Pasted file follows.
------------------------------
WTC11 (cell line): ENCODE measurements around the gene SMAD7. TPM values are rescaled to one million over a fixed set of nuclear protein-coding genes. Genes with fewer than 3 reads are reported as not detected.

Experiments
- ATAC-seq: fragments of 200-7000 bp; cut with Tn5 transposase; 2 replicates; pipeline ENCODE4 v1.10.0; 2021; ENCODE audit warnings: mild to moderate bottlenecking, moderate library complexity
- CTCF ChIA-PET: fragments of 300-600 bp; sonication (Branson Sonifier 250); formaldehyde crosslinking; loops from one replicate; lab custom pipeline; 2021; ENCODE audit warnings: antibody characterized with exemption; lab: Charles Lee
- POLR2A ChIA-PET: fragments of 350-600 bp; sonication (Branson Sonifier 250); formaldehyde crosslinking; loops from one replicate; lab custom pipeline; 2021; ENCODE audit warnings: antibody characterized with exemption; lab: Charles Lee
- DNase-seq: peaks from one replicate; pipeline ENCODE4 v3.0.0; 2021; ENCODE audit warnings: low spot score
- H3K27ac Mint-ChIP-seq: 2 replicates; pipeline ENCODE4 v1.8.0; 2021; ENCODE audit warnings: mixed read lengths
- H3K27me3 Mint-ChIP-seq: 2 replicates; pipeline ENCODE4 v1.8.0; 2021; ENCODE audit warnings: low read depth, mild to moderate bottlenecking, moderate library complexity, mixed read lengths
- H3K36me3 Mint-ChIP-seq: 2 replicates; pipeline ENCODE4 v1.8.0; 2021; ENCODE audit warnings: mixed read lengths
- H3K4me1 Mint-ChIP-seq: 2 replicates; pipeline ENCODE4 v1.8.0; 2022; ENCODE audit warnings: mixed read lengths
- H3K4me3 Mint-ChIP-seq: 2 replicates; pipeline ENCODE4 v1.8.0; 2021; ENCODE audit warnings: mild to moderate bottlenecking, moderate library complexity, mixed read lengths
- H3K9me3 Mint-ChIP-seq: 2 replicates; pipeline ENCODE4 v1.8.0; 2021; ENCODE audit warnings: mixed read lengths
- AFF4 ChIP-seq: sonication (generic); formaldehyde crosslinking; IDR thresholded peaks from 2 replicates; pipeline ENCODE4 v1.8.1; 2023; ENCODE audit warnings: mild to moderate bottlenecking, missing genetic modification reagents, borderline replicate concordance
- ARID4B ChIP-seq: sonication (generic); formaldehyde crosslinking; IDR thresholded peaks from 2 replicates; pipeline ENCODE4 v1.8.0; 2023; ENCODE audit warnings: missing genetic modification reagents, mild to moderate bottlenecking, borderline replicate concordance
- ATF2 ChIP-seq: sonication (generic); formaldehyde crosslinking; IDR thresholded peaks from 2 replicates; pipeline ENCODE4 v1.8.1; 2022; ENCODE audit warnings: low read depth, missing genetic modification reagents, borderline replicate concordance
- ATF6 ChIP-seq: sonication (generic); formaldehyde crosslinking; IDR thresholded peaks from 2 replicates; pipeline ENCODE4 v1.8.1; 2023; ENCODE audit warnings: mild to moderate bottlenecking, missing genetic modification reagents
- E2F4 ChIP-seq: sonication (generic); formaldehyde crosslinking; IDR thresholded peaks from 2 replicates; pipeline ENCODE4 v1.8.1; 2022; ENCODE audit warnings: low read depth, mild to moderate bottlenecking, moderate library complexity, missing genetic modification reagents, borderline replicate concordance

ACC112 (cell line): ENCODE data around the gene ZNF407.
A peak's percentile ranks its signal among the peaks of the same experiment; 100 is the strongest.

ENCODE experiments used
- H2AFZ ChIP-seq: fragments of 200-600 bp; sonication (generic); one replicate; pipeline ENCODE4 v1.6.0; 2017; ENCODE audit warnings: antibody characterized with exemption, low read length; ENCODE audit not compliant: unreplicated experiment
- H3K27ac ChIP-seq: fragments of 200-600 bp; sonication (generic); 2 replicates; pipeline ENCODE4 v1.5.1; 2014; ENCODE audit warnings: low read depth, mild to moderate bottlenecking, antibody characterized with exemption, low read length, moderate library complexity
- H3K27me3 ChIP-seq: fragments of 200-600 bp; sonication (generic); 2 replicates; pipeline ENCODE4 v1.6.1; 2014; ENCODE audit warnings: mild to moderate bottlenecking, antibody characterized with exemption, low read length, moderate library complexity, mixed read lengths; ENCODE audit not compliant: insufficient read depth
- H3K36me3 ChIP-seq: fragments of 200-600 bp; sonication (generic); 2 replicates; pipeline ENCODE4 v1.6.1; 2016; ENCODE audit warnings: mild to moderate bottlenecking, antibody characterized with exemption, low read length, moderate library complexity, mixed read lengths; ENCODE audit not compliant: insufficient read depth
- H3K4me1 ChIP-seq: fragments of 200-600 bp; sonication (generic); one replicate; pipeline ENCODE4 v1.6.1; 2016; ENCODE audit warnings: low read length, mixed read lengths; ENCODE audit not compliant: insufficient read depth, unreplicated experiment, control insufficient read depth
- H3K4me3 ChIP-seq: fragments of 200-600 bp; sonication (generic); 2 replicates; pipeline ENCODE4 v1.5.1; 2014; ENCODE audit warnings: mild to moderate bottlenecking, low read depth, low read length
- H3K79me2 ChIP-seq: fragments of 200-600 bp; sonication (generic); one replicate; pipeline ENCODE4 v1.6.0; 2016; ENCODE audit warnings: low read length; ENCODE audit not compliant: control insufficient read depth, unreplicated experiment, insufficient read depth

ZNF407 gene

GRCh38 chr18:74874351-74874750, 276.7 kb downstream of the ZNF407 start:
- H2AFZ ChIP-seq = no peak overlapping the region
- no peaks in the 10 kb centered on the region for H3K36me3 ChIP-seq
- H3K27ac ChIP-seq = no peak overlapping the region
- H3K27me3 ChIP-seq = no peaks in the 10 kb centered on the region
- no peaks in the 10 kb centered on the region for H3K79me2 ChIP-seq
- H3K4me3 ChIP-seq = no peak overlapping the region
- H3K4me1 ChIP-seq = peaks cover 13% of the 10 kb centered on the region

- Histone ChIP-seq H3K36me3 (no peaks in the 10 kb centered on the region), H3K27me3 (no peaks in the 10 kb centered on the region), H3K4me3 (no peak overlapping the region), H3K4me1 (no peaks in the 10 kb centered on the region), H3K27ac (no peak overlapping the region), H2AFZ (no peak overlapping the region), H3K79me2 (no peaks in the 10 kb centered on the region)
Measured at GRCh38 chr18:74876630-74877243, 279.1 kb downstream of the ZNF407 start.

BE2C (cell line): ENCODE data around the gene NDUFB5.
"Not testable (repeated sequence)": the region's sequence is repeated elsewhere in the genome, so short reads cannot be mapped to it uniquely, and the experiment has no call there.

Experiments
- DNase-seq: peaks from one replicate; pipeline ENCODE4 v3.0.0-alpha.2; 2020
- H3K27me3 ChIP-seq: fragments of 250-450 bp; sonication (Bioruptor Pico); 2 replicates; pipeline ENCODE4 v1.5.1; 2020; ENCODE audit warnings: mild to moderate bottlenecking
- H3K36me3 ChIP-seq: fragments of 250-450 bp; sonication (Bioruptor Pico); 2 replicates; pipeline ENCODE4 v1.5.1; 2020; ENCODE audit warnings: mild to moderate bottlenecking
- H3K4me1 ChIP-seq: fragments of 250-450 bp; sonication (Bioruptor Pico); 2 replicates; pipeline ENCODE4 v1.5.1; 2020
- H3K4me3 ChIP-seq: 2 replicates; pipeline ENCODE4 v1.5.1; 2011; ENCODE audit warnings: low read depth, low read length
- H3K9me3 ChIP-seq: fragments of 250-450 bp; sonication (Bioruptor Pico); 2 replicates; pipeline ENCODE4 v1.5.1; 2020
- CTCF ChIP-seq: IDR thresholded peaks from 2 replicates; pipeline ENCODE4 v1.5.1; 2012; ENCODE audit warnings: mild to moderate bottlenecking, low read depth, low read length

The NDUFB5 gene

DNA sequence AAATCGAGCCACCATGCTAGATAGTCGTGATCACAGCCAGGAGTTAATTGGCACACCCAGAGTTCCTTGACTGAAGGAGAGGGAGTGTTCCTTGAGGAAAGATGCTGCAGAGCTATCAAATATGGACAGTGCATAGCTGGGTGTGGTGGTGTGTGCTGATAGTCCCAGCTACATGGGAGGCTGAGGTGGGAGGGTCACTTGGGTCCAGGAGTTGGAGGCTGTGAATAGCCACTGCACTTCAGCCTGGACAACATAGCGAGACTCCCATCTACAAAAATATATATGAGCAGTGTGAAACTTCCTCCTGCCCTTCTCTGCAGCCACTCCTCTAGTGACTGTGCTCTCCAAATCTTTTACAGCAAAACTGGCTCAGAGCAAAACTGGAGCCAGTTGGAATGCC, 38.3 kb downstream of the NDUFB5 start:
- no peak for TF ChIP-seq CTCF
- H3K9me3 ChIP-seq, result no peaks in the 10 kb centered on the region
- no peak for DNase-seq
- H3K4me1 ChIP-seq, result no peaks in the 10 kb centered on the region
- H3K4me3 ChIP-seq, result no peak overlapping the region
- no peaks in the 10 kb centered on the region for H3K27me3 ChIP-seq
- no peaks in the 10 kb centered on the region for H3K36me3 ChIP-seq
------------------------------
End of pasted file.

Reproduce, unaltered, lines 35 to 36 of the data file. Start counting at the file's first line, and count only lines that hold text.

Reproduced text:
- H3K4me3 ChIP-seq = no peak overlapping the region
- H3K4me1 ChIP-seq = peaks cover 13% of the 10 kb centered on the region